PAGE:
Excerpts from a presentation by Robie H. Harris at the Reach Out and Read of Greater New York Conference
June 17, 2008 at Scholastic Press, NYC
Let’s think about what we know and what most all of us have experienced. We all know that our young children have and do express strong feelings. We all know that when a parent leaves for work or goes out for the evening or leaves a child at school or daycare, or while in the supermarket checkout line, or on the bus, at grandpa’s birthday party, or just before the goodnight cuddle and kiss, young children can often be heard blurting out one strong feeling or another ‘ expressions of love, joy, jealously, sadness, anger, loss, fear, worry, and sometimes even hate. These strong feelings, along with the questions and concerns young children have resonate deeply with me and fascinate me. These strong feelings also resonate with young children, and as many of you know, they are the kinds of subjects I choose to write about.
And of course, we all know that young children blurt out endless questions ‘ seemingly simple, questions such as: ‘Why is the sky blue?’ ‘Why did my guinea pig die?’ ‘Where did I come from?’ These kinds of questions have often have complicated answers. And adults both at home and at school and/or daycare are often caught by surprise when these normal and healthy feelings and questions pop out of a young child’s mouth. How do we deal with their powerful emotions? How do we answer their questions about where they came from and how they were made in the first place? Can a picture book help, and if so, how?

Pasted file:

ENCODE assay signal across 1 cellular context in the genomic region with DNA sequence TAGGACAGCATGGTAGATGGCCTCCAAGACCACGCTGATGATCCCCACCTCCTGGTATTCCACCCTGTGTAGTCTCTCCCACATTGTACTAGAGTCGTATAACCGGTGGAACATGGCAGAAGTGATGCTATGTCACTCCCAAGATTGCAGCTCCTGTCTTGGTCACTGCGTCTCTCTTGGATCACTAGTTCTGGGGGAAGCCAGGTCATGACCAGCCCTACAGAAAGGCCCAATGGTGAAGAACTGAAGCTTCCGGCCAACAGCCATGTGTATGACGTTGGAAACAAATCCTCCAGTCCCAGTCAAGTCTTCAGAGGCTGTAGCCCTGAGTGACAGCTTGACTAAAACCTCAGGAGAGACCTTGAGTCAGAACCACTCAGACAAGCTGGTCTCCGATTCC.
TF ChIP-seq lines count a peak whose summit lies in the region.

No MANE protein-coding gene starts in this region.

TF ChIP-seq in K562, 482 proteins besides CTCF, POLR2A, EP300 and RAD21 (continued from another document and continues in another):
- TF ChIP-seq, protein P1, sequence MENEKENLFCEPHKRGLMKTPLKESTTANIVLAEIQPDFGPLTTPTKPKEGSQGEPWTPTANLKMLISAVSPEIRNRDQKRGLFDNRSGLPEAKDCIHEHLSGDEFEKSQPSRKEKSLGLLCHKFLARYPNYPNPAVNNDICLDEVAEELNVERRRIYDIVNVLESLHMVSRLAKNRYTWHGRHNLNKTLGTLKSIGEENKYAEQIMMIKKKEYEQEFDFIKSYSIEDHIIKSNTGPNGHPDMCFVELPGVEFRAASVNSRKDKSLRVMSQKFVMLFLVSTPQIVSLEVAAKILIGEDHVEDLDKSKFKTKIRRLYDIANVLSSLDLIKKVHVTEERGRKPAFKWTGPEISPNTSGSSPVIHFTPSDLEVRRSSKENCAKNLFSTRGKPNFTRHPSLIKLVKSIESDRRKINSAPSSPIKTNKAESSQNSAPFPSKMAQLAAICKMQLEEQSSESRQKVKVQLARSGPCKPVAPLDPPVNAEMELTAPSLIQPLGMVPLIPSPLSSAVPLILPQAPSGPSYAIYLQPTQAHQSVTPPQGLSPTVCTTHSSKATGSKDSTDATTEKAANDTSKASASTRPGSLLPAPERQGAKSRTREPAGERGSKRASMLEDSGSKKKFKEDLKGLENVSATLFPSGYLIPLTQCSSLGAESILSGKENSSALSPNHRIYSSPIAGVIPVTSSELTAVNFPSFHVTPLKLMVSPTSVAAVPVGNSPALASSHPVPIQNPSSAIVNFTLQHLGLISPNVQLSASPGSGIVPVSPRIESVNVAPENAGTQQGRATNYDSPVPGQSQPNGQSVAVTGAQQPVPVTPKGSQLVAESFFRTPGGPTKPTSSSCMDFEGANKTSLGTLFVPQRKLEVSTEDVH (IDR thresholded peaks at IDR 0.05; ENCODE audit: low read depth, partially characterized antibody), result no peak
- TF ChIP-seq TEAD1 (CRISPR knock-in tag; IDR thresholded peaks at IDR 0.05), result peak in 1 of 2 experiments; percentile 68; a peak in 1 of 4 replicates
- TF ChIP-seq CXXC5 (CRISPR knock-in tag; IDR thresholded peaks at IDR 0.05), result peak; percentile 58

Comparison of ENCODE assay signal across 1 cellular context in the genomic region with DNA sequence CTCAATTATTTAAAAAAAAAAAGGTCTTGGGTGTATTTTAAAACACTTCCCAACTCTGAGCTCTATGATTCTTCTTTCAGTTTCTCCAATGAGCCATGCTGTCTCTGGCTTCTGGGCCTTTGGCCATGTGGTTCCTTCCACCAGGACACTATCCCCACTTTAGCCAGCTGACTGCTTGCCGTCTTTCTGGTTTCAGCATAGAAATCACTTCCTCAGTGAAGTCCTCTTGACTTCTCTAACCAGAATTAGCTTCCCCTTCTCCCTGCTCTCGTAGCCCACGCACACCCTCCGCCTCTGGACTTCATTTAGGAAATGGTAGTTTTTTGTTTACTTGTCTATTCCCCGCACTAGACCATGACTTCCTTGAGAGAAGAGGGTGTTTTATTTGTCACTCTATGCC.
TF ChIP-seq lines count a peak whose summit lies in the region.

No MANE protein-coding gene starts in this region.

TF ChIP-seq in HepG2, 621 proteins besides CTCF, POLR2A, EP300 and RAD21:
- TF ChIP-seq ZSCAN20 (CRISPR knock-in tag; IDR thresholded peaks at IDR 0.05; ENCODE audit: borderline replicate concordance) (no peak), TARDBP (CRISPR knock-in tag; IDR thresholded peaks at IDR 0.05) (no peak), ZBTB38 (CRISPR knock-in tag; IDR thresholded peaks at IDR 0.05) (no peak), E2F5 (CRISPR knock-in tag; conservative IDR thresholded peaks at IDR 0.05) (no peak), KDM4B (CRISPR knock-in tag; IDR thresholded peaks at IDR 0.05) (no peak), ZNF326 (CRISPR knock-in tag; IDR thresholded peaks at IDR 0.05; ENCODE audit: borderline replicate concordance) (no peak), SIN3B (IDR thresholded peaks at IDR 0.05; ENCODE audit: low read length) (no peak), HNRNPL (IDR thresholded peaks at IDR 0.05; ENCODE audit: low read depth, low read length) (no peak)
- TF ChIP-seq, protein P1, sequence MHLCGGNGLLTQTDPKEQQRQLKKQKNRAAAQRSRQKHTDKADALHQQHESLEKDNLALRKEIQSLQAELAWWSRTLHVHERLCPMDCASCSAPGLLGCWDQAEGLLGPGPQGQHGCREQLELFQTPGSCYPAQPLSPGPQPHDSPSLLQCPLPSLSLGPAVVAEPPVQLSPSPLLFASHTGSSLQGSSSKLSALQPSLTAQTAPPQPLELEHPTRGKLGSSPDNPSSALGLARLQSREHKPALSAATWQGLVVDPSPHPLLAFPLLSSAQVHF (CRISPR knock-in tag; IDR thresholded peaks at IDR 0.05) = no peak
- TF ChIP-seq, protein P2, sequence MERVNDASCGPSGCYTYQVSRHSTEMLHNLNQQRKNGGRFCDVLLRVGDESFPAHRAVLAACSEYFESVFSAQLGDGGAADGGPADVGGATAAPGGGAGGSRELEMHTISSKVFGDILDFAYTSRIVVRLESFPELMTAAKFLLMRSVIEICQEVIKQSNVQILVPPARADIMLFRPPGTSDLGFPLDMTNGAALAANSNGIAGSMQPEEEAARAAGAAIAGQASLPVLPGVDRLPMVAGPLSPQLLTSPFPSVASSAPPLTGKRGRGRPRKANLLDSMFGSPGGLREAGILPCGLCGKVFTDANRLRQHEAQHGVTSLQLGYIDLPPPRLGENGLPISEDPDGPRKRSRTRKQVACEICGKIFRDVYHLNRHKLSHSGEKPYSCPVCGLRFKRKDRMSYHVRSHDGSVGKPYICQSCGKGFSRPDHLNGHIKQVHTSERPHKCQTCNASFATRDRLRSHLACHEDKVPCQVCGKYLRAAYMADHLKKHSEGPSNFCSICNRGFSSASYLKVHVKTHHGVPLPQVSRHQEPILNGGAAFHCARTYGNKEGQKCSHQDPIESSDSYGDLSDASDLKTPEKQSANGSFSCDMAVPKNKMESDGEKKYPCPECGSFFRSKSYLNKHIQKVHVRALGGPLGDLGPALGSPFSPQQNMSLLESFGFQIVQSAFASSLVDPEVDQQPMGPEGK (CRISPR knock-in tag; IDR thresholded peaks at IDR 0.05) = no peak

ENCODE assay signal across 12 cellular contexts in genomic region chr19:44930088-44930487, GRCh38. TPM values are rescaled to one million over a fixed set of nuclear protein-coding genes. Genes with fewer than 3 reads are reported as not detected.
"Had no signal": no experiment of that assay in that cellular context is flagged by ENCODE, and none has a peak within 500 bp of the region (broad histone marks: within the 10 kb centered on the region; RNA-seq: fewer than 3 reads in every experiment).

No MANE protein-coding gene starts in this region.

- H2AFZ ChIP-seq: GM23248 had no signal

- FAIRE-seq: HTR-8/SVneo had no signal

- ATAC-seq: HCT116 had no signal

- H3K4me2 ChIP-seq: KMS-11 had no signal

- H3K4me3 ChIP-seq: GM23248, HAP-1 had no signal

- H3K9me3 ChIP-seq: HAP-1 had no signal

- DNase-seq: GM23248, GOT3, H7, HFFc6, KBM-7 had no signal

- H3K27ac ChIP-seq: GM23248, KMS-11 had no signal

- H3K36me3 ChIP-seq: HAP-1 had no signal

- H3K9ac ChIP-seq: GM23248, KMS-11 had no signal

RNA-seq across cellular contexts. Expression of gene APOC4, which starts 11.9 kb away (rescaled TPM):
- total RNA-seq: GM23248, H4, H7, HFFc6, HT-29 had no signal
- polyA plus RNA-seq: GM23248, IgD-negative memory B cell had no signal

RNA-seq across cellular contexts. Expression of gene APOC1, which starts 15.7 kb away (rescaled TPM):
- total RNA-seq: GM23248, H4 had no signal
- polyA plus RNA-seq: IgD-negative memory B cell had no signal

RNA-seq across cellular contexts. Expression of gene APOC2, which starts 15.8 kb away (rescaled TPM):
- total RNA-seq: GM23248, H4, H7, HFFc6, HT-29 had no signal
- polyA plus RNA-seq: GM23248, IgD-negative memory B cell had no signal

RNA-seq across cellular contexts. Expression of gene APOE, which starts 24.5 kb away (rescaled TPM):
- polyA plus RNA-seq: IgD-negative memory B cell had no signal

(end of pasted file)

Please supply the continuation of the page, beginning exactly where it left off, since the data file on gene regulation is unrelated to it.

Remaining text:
Do listen to what psychologist Alicia F. Lieberman, Ph.D. (UCSF) has to say about this in her indispensable and extraordinarily insightful book, THE EMOTIONAL LIFE OF THE TODDLER from a section of the book within a chapter called, PUTTING FEELINGS INTO WORDS. You may wonder why I am quoting from a book about toddlers when my picture books are for children who are older than toddlers. But the truth is that toddlers’ raw, uncensored, unfettered feelings pop out all the time, allowing me as a writer to see inside their emotions. These are the very same feelings and emotions our young children still have, and that we as adults still have, but may have gone underground. These strong feelings are the basis for the stories I write for young children.
Here are some of Dr. Lieberman’s words: ‘Children can understand language much earlier than they can speak it. When the parent is able to translate the ‘ toddler’s experiences into words of understanding, this helps to contain the child’s negative feelings and makes them bearable. In this sense, talking can represent relief from amorphous feelings because it puts some order into chaos.’
I find the words, ‘puts some order into chaos’ central to my writing for children and writing about the emotional life of children. And in some small way, I feel that children’s books can provide those words.